‘Gasps and coos’: John Murphy writes on the careful craft and gentleness of a Grimm’s Tale for young children.
Successful parenting: James Varney writes on the obsessive drive of Rose, the vaudeville troupe manager-mother of Gypsy.
Found in translation: Crystal Bennes on the bizarre pleasures of Pu Songling’s classical Chinese fables, adapted for the stage by Grid Iron.
Bloody festive: Lilith Wozniak reviews a pop-culture mash-up Christmas show with flying vampires, strap-ons and Bon Jovi sing-a-longs.
Real plastic trees: James Varney writes on Chanje Kunda’s conversational, autobiographical show about trying to move past trauma.
Andrew Edwards writes on the “exhilaration and fear-induced defecation” of Jian Yi’s ambitious, visually rich multimedia fusion of Butoh and live art.
Shaft of light: Louise Jones writes on the ‘futile, gripping’ intensity of Athol Fugard’s seldom-produced two-hander.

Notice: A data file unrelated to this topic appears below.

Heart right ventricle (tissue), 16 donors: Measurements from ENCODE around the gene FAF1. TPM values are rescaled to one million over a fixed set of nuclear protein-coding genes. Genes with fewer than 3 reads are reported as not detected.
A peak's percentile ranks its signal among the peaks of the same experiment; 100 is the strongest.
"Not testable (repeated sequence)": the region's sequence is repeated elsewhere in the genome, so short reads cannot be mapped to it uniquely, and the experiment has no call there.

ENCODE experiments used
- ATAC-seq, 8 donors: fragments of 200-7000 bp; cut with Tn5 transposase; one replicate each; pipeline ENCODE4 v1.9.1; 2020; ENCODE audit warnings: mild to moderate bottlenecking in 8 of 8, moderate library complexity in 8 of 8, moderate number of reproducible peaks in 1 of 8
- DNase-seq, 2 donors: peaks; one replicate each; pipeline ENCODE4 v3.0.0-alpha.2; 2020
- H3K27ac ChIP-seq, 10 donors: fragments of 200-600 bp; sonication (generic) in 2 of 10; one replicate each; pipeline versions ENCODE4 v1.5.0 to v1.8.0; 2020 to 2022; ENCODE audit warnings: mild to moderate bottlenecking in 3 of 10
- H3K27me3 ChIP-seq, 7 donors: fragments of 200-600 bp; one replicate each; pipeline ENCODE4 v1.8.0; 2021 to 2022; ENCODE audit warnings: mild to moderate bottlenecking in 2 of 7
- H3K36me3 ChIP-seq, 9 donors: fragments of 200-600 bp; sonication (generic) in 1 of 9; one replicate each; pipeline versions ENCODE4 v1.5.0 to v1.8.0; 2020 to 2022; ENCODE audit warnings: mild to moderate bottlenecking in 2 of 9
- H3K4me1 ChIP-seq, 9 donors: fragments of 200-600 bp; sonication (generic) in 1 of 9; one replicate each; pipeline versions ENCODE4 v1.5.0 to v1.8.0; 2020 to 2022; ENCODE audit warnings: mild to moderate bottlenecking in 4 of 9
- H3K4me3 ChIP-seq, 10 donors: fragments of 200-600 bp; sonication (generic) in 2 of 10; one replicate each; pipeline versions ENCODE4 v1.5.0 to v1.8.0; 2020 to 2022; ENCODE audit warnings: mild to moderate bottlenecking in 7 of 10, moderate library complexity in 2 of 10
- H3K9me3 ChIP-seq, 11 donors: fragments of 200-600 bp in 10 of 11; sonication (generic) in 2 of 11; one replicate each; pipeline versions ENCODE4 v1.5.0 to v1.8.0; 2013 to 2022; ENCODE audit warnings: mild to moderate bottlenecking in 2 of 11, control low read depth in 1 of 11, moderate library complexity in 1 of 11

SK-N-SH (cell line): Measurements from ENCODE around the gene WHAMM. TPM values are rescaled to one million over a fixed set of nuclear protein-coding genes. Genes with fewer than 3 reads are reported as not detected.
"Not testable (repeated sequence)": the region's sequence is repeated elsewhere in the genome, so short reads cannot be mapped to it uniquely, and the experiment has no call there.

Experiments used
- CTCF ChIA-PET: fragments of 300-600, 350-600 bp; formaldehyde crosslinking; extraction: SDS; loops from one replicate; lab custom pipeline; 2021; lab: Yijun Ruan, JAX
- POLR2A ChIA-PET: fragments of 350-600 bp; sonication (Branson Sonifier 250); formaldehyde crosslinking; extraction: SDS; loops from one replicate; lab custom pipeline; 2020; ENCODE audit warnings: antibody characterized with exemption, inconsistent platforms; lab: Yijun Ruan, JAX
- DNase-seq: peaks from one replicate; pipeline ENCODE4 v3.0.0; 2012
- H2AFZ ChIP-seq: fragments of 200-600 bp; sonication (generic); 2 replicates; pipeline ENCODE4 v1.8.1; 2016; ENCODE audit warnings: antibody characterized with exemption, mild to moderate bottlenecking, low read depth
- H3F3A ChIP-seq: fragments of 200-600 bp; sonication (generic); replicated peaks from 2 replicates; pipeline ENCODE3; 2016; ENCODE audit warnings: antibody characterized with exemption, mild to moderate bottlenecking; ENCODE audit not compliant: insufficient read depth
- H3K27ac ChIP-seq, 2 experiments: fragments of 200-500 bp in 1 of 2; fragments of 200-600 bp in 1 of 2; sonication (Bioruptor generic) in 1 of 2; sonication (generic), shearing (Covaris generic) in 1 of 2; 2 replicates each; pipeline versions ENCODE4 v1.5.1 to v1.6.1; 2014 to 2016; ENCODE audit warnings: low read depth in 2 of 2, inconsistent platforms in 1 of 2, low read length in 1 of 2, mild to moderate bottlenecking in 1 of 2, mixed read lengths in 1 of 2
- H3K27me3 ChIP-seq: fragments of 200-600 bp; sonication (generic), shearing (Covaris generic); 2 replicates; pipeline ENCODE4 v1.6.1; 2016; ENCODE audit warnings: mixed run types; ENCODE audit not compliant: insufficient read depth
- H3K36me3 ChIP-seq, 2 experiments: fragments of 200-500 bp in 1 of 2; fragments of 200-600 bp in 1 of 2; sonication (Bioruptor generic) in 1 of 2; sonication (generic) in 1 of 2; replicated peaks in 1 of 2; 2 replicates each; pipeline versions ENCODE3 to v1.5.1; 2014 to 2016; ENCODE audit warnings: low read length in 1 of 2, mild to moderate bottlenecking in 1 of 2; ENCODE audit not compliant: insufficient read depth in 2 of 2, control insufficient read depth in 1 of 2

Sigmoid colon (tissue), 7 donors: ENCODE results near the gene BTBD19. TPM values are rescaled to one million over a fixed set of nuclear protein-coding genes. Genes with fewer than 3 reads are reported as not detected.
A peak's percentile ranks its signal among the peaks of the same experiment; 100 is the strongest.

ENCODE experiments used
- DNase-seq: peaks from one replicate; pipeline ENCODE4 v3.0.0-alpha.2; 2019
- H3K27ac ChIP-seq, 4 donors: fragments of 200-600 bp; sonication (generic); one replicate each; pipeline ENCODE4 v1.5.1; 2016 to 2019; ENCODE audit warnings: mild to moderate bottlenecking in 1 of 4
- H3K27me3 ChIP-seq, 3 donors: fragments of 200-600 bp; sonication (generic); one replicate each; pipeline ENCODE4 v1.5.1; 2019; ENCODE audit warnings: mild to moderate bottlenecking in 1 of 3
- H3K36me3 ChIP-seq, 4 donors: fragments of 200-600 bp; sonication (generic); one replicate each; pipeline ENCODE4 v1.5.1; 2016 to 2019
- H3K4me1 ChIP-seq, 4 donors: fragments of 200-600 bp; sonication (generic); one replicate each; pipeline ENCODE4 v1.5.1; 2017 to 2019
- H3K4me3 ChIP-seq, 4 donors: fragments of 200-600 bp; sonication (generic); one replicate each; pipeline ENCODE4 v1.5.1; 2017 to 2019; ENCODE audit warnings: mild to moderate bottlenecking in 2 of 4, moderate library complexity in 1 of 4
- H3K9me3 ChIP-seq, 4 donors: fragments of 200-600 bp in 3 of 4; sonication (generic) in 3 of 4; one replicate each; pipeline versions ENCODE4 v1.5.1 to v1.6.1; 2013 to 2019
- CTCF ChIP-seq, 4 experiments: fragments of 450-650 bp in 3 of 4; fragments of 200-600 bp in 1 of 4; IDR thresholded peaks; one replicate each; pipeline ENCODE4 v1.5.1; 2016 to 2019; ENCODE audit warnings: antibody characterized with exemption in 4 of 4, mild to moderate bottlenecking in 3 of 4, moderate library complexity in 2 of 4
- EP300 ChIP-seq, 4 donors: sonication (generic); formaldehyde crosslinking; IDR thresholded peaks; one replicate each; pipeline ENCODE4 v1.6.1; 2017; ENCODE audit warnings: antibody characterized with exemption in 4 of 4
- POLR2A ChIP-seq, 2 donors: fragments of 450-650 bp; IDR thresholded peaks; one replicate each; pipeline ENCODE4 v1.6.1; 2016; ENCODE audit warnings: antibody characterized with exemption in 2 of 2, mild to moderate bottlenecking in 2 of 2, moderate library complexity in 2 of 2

A faltering take-off: Lilith Wozniak reviews a haltingly staged sci-fi promenade show from National Theatre of Wales and Hijinx Theatre.
Who’s in the picture: Aniqah Choudhri writes on a dance adaptation of Maya Angelou’s poem which glosses over the issue of race.
Same old story: Tracey Sinclair writes on an ‘impressively slick’ solo show which falls into the trap of giving oxygen to its narrator’s toxic outlook.
Unravelling grief: Tracey Sinclair reviews a touring production from Graeae of Winsome Pinnock’s play unspooling a tragic event.
Love me tender: Hannah Greenstreet writes on Zia Ahmed’s poetic new play, which explores the intersections of love and politics.
Cartoon magic: Lilith Wozniak reviews Protein Dance’s ‘playful and joyous’ adaptation of the much-loved book.
Life story: Tracey Sinclair writes on Umar Butt’s charming, personal show about his grandmother’s life, set during the Partition of India.
A storm about to break: James Varney on the intricate relationships in Simon Stephens’ melancholic drama, which marks the end of Sarah Frankcom’s tenure at the Royal Exchange.